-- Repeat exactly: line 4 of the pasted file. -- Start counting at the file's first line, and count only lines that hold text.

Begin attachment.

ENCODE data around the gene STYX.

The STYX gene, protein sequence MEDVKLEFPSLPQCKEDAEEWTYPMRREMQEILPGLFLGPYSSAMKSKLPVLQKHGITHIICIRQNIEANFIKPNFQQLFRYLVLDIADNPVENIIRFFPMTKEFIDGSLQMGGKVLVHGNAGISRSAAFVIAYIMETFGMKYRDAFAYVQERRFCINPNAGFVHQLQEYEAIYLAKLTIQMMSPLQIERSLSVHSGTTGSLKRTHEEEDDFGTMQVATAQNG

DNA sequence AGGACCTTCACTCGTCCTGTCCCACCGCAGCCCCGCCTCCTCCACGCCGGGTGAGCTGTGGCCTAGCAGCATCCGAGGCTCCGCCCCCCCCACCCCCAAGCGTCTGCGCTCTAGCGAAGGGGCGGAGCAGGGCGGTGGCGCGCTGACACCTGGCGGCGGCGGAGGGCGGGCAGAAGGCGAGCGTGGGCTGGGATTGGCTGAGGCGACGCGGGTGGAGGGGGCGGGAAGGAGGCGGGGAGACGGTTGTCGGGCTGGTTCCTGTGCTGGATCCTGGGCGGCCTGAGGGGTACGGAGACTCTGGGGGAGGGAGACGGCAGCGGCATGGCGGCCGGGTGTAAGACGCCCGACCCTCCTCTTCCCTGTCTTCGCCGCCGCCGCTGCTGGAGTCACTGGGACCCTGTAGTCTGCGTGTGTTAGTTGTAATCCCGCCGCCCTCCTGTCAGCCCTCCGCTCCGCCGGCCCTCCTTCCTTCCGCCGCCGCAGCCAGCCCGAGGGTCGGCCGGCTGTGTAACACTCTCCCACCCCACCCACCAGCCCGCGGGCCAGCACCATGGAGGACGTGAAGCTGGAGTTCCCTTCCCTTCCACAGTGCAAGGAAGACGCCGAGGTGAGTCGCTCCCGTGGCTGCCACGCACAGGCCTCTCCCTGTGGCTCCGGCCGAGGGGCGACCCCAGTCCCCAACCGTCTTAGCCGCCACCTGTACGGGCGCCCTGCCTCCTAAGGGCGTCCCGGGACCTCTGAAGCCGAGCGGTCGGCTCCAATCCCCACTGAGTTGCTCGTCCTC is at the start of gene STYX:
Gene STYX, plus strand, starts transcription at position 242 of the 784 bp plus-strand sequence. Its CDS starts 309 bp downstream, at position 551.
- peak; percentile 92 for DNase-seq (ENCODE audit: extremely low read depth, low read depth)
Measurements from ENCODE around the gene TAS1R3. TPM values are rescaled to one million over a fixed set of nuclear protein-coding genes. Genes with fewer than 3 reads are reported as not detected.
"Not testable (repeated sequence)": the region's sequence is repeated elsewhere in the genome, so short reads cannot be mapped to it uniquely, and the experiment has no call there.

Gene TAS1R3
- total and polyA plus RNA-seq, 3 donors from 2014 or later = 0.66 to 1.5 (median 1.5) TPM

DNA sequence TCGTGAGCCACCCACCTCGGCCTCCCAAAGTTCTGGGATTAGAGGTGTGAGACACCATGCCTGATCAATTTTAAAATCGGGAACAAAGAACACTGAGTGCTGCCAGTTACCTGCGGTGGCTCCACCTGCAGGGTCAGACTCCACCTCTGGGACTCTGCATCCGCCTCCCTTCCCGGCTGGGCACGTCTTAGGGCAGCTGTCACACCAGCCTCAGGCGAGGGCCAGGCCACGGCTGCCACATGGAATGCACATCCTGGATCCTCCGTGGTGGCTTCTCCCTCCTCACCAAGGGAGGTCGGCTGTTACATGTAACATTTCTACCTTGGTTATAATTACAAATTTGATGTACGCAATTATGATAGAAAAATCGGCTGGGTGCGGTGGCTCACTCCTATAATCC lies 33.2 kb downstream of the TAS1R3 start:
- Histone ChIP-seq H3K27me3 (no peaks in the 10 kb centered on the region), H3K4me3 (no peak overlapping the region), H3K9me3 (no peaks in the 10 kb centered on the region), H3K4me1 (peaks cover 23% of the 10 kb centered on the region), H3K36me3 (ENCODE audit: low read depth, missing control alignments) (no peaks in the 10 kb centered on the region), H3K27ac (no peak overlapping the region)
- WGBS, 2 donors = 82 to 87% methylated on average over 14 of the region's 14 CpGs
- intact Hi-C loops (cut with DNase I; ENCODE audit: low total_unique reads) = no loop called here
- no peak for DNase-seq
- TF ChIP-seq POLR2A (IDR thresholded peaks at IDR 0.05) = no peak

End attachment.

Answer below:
Gene STYX, plus strand, starts transcription at position 242 of the 784 bp plus-strand sequence. Its CDS starts 309 bp downstream, at position 551.